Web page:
Of course, by now it is obvious that new laws are not enough. The emergency we now face is economic, and it is a desperate and worsening situation. For the 35 million poor people in America—not even to mention, just yet, the poor in the other nations—there is a kind of strangulation in the air. In our society it is murder, psychologically, to deprive a man of a job or an income. You are in substance saying to that man that he has no right to exist. You are in a real way depriving him of life, liberty, and the pursuit of happiness, denying in his case the very creed of his society. Now, millions of people are being strangled that way. The problem is international in scope. And it is getting worse, as the gap between the poor and the ‘affluent society’ increases.”

So what is demanded of us in these times? Just as in the 1960s, today in the 21st century we need to continue, through nonviolent mobilization and direct action, to underscore the urgency of the needs and demands of those most impacted by the injustices we’re facing. We need to continue to develop leaders and wage campaigns that challenge the prevailing conditions and point to the kind of social transformation we need to truly put people first. We need to make connections across issue and geography. We need to wage a battle for hearts and minds that is rooted in deep moral and rights-based values. We cannot wait for those who uphold the status quo to determine the right time. We cannot look to the people in power for the kind of change we all need. We cannot believe that one law or program is enough. We cannot be fooled into believing that those benefiting from our poverty and oppression will end it for us. We must take up the call of Rev. Dr. King in 1967 to bring the poor together across race, creed, and place and truly combat racism, economic exploitation and militarism (and in these times ecological devastation as well). We must see the role of the poor in history. We must build a new Poor People’s Campaign for today!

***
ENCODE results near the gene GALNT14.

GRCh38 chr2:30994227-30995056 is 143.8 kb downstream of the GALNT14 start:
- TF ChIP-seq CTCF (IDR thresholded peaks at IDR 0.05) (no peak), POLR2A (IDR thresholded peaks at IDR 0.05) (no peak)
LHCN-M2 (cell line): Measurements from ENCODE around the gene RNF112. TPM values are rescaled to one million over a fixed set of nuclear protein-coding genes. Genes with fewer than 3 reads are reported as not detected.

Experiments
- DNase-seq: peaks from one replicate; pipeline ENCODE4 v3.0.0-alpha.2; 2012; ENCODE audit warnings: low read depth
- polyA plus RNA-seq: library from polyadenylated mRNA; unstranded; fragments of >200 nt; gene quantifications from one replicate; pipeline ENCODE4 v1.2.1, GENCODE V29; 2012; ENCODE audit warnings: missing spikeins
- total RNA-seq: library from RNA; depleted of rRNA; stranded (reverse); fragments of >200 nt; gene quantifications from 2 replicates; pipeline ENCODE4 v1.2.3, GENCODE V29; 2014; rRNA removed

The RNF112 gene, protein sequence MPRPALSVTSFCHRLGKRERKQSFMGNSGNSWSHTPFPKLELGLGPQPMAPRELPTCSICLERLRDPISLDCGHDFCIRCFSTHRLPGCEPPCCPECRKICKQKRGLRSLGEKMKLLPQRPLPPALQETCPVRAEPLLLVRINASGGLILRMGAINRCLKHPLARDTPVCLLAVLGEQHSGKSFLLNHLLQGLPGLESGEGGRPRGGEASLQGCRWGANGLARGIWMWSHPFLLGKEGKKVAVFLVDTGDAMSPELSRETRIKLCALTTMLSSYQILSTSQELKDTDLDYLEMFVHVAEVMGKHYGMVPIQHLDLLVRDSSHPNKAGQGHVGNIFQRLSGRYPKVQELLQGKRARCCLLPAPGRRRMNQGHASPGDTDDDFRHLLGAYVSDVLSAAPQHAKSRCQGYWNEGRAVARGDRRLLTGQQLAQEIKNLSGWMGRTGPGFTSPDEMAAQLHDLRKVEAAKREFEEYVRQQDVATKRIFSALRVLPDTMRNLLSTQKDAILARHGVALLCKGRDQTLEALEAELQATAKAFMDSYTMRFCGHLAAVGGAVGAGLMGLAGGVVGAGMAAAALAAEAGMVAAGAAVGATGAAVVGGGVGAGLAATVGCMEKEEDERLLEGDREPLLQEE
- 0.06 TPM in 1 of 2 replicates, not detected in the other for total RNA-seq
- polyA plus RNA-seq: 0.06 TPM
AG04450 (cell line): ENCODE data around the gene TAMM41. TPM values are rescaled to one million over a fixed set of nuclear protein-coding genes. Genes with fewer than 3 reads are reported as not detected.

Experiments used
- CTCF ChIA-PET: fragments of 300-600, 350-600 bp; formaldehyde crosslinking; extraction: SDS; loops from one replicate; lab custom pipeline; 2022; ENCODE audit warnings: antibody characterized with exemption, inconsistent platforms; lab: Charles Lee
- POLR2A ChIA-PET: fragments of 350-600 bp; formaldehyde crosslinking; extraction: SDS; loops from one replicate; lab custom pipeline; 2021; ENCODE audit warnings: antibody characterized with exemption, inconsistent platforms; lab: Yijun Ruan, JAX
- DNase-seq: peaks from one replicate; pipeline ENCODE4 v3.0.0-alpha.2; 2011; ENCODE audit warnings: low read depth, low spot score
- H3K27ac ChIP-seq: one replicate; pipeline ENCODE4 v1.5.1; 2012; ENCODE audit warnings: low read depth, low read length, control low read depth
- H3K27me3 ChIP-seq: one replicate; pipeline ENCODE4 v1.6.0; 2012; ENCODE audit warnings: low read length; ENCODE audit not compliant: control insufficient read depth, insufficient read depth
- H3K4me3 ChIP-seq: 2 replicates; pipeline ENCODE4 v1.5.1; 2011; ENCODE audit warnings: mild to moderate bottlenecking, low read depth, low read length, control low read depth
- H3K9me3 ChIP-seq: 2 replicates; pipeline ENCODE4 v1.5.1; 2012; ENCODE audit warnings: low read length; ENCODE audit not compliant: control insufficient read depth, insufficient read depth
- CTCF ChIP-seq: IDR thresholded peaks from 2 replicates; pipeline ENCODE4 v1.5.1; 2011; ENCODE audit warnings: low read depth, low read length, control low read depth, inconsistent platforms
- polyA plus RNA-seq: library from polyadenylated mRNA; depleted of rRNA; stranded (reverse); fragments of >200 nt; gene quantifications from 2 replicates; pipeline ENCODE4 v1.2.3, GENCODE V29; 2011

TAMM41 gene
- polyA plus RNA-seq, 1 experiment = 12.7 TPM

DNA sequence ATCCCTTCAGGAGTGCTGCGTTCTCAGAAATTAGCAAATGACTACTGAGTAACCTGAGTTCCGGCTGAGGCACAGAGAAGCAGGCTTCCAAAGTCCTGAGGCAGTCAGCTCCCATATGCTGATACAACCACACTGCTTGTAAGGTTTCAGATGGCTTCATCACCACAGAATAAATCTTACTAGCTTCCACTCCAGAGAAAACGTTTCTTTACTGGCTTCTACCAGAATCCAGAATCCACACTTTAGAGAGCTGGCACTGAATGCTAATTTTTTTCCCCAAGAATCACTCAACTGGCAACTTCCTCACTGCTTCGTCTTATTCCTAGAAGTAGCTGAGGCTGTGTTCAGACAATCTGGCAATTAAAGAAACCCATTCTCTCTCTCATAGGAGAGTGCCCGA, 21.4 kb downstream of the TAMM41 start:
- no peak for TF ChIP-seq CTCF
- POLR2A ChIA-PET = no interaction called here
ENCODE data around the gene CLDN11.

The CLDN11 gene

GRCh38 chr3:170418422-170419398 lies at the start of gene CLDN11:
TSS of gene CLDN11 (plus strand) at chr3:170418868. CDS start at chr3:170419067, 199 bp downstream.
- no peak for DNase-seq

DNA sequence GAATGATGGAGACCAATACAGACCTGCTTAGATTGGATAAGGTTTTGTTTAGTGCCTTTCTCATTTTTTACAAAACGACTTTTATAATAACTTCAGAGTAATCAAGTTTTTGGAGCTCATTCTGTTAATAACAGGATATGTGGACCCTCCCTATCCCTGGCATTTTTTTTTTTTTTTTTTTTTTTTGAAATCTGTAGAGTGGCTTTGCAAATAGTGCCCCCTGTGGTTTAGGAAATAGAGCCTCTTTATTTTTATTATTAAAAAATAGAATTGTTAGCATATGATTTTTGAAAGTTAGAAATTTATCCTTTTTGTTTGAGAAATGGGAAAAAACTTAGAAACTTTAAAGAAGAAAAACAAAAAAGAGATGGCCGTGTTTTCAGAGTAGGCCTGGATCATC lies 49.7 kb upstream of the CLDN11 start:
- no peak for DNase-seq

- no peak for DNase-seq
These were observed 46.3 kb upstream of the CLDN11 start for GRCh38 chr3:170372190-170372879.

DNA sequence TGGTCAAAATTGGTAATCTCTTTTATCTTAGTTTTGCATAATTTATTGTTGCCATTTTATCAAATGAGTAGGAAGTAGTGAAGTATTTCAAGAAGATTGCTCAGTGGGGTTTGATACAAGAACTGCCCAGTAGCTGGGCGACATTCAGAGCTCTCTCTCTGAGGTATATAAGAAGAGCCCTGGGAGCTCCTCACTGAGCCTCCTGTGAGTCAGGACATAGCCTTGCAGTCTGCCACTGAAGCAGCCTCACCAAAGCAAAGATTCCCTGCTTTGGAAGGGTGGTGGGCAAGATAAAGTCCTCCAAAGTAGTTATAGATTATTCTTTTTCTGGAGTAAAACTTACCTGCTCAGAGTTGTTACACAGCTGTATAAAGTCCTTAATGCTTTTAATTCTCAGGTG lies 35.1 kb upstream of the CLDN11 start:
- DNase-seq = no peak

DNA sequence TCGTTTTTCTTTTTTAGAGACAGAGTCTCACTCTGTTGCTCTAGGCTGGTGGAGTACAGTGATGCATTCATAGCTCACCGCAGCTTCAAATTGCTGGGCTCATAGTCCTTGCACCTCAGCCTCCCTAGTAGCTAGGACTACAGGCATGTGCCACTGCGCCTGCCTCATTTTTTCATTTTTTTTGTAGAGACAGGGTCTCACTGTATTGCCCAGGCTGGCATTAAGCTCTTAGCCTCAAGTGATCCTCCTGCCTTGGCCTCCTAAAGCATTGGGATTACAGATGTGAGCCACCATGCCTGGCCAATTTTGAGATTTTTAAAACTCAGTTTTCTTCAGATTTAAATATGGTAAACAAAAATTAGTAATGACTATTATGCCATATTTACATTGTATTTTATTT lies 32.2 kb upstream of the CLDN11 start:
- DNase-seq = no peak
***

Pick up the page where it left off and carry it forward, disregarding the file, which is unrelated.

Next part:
We need ambulance drivers. Please sign up now!